Isaac Newton – England 1643-1727 AD

Newton built on the ideas of those before him explaining many different phenomena in his life time. He explained centrifugal force where anything moving in a circle tries to move away from the centre. A ball on a string will try to fly away but the string stops it.Image of Isaac Newton

He also observed free floating objects would be drawn together. It occurred to him that it was these opposing forces that, when balanced, kept the Moon in orbit around the Earth and similarly kept planets in orbit around the Sun. He called this force gravity.

Newton had found a means by which Copernicus’s system could work.

The evidence for the sun centred system was now so strong that it was impossible to return to Ptolemy’s view but it took another 300 years for the church to admit mistakes had been made in Galileo’s trial.

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Johannes Kepler – Germany 1571-1630 AD

Image of Johannes Kepler Kepler was working at the same time as Galileo and they often wrote to each other. Kepler was able to use information on the position of stars to work out how the planets moved. He found out that the planets’ orbits are not perfect circles but elliptical (egg shaped).As planets move closer to the Sun they speed up, and as they move away they slow down. The more distant a planet is from the Sun the slower it moves. These three things meant that Ptolemy’s system now had several flaws but supported the theories of Copernicus and Galileo.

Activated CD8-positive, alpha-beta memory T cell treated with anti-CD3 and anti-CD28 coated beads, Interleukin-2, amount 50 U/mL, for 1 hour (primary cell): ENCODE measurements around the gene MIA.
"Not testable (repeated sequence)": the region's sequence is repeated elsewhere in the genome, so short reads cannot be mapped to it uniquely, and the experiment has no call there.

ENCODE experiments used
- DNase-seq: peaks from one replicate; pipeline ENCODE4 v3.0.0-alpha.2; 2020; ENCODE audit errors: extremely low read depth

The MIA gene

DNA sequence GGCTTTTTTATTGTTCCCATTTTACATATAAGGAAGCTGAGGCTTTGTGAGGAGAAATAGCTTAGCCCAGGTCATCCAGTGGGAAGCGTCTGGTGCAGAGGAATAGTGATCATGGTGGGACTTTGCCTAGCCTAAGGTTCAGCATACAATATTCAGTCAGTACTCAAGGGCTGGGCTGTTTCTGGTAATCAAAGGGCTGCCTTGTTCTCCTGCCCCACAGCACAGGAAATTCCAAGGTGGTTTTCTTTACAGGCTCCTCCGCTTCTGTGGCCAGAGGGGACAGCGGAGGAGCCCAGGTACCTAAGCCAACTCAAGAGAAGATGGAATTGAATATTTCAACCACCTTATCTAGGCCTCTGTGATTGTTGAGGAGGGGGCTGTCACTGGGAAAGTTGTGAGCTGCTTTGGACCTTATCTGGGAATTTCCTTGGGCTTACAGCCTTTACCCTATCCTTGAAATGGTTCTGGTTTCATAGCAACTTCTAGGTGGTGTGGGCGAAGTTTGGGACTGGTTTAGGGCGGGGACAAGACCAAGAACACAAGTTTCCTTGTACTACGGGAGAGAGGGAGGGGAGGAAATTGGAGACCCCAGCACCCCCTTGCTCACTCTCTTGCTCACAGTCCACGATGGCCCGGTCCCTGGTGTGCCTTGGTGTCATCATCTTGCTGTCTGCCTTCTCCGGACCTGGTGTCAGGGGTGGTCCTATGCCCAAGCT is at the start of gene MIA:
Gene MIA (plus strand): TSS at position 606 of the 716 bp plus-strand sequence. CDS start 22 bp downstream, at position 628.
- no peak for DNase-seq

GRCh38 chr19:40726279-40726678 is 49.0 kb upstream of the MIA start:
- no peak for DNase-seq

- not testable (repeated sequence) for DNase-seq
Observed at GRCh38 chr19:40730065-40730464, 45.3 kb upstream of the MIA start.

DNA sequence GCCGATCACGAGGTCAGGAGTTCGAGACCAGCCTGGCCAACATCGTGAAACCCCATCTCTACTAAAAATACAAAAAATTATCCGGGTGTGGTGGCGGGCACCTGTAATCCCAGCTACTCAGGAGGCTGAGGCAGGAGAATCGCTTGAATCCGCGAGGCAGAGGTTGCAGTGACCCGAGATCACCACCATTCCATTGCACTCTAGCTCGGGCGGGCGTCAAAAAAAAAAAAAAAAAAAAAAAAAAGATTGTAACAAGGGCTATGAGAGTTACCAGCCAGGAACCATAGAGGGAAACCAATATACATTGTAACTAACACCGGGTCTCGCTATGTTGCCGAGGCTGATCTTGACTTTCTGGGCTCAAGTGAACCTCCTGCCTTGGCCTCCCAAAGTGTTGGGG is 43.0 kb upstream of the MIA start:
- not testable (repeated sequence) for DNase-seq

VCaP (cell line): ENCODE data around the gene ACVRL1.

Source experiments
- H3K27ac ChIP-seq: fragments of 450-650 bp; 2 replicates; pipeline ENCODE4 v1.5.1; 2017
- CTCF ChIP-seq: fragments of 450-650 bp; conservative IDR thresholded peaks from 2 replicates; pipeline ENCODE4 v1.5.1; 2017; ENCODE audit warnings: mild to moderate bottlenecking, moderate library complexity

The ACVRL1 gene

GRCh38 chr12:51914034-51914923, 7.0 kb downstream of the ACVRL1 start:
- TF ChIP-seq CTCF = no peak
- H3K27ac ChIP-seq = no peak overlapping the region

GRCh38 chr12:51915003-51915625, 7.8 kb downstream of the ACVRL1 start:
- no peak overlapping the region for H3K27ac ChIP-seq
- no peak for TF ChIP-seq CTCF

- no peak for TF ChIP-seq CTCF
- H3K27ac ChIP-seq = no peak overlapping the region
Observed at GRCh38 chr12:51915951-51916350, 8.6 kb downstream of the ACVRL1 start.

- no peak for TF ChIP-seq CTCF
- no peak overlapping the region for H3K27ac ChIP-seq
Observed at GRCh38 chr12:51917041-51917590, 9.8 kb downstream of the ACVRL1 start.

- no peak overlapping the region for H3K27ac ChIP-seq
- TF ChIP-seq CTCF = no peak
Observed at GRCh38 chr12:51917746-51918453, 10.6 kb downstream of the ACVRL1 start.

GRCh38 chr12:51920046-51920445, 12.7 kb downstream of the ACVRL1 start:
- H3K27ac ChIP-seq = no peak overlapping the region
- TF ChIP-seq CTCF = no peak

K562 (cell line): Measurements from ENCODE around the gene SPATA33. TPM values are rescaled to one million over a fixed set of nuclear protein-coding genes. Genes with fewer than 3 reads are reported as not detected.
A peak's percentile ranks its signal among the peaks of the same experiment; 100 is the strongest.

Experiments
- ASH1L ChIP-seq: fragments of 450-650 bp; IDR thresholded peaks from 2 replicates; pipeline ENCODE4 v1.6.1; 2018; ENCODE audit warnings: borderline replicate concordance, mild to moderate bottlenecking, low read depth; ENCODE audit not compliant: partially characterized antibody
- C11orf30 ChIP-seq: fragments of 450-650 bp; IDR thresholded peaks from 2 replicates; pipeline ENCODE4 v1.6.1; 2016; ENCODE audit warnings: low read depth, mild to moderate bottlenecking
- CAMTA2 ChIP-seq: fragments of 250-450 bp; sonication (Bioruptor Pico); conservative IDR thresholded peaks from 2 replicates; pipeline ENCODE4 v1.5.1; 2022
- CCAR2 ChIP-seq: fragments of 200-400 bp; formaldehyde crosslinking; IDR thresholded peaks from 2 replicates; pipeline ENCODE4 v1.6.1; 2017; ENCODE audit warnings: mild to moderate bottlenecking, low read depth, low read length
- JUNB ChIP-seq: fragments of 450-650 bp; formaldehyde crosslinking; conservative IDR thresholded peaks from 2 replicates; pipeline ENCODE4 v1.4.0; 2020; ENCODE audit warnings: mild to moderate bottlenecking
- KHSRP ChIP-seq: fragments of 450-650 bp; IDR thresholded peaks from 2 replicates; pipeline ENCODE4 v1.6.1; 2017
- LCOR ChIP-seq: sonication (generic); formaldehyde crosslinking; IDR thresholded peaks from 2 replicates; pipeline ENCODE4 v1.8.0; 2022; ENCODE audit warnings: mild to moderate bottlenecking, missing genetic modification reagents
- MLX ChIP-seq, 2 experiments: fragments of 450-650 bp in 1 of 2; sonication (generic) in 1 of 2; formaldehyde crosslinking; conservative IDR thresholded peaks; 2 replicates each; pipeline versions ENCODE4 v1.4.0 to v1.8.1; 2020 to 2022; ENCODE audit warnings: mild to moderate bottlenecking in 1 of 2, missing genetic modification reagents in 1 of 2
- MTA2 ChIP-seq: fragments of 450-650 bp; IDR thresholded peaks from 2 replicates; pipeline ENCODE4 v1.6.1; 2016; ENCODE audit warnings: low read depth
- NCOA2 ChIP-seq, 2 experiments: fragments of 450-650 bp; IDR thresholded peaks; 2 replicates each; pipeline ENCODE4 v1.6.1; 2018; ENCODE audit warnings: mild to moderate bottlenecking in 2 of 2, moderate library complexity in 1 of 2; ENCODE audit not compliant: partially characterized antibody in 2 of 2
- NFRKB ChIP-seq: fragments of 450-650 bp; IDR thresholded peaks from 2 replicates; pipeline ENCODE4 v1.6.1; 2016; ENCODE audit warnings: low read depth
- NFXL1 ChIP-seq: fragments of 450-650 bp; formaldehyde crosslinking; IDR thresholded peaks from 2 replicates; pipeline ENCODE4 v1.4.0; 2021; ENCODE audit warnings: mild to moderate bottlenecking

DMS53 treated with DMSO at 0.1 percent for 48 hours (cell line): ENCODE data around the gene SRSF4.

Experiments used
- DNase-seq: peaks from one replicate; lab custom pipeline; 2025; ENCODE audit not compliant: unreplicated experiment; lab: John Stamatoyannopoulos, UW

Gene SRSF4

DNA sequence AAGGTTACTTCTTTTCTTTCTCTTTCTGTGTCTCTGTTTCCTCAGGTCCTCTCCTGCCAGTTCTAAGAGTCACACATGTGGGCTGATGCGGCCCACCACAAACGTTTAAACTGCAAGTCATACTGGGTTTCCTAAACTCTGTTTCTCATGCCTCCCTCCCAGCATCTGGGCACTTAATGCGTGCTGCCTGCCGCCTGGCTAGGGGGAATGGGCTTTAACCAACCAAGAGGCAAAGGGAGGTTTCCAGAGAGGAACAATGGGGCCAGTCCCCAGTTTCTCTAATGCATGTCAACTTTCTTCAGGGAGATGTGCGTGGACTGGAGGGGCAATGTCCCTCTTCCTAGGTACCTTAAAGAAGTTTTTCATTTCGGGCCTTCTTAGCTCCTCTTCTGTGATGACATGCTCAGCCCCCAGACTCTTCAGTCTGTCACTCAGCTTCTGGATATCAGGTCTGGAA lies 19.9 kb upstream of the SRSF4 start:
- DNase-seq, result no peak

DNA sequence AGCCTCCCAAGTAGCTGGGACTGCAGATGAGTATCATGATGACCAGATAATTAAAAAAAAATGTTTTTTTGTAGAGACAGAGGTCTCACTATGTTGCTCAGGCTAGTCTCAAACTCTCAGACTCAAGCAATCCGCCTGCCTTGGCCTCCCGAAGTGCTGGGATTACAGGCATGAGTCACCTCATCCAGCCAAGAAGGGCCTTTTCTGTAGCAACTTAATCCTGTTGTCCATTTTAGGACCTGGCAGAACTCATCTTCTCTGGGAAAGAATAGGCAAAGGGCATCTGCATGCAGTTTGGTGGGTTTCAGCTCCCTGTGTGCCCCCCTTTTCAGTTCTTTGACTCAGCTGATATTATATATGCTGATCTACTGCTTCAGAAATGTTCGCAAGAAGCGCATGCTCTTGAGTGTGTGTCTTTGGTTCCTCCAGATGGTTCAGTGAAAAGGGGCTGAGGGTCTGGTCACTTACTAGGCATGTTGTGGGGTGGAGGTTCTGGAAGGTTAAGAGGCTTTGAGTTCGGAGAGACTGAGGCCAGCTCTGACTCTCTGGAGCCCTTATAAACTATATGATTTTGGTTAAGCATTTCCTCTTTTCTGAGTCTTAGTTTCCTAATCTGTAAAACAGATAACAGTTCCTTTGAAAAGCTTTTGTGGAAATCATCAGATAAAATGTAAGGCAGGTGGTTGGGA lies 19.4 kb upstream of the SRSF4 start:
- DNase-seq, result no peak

What was it that kept the planets in their orbits? Kepler thought it had something to do with the Sun.

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Nicolaus Copernicus – Poland 1473- 1543AD

Image of Nicolaus Copernicus

In attempting to clarify Ptolemy’s explanation of the universe Copernicus realised that the Sun was at the centre and that the Earth and the other planets revolved around it. He also realised that the Earth rotated once a day to give us day and night.

As he worked on the fine details his new system became as complicated as Ptolemy’s. Worried about appearing a fool, Copernicus spent most of his life working on his theory before publishing “The Book of Revolutions of the Heavenly Spheres” in the year he died.

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Claudius Ptolemy – Egypt 85-165 AD

Ptolemy revised Aristotle’s model of the universe keeping the stars in their crystal spheres and the Earth at the centre. To account for the apparent backward motion of some planets he proposed that they moved in smaller orbits called epicycles.